Late at night, Mary wakes her parents and tells them something’s wrong with Sybil. They all rush into her bedroom, where everyone’s gathered and Clarkson’s…giving her a shot or something. They had time to summon Clarkson before waking Sybil’s parents? Actually, it seems like they waited until the last second to wake the parents, which is rather odd. They brought in her sisters and her brother-in-law before her own mother. Sybil’s writhing in pain, screaming about her head as Mary tries to put a compress on it, Tom weeps, and Matthew looks horrified. She begins to convulse in a very convincing fit. Clarkson says this is eclampsia while Philip looks rather lost. Clarkson says this is hopeless, because once the seizures start, there’s nothing to be done. Crap, I knew it. Cora and Tom try to tell her to breathe, but she can’t. Everyone watches in horror as Sybil asphyxiates right in front of them. Well, shit.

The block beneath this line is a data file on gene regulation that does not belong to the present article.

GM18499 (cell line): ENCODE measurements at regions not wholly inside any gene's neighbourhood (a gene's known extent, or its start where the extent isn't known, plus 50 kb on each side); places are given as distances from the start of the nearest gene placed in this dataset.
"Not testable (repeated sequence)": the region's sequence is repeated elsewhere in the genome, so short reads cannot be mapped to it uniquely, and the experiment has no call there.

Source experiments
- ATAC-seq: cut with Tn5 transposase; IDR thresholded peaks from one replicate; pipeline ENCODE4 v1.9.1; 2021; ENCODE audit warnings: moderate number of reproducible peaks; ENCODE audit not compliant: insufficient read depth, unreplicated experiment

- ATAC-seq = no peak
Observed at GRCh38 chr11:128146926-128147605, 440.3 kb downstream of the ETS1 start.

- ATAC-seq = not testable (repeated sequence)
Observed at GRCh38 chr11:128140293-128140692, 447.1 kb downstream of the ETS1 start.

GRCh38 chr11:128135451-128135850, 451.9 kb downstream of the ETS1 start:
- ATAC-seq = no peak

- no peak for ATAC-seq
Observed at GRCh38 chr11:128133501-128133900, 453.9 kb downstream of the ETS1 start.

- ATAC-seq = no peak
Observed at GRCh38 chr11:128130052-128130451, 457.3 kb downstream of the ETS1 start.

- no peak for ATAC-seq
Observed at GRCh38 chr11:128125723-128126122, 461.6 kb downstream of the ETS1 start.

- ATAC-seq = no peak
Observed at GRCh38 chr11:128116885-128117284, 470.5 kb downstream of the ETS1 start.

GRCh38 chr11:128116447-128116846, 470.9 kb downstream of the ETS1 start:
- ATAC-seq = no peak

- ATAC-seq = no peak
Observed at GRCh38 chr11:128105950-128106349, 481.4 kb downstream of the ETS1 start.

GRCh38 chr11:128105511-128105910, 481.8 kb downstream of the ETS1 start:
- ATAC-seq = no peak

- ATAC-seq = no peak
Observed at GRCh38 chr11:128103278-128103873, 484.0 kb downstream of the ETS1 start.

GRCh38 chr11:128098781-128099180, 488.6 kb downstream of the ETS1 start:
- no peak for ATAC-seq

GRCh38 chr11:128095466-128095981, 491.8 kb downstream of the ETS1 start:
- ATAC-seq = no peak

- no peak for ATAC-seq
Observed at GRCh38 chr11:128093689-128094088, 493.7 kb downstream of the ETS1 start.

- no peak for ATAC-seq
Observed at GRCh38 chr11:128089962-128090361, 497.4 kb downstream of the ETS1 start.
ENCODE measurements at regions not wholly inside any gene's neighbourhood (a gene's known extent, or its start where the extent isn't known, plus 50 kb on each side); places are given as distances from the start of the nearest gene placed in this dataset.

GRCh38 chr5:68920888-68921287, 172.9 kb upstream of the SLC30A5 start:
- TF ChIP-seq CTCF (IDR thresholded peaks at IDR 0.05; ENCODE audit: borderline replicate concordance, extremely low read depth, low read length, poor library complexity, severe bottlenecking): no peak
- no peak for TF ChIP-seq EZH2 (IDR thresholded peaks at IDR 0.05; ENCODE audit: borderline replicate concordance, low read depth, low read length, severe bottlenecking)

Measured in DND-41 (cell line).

Naturally, right on cue, the baby starts to cry in another room.

The staff have just received the news from Carson, who can barely hold it together. Anna and some of the others are crying. Thomas leaves the room suddenly and Hughes steps forward to embrace Daisy, who starts to sob. Anna follows Thomas and finds him weeping in the hallway. He says Sybil was one of the few people who was genuinely kind to him in life.

Hughes goes to Carson’s room, where she finds him staring off into the distance. She gently asks if he’s ok and he tells her he’s known her since she was born. They cry together.

Cora’s sitting with her daughter’s body, reassuring her they’ll look after both Tom and the baby. Mary comes in and tells her mother she needs to go to bed, because she’ll need her strength for tomorrow. Cora says this is her chance to say goodbye to her baby. Mary offers to stay, unless Cora prefers to be alone. Cora does, but she thanks her, and asks her to tell Robert to sleep in the dressing room. Something tells me he’s going to be in there for a good long time.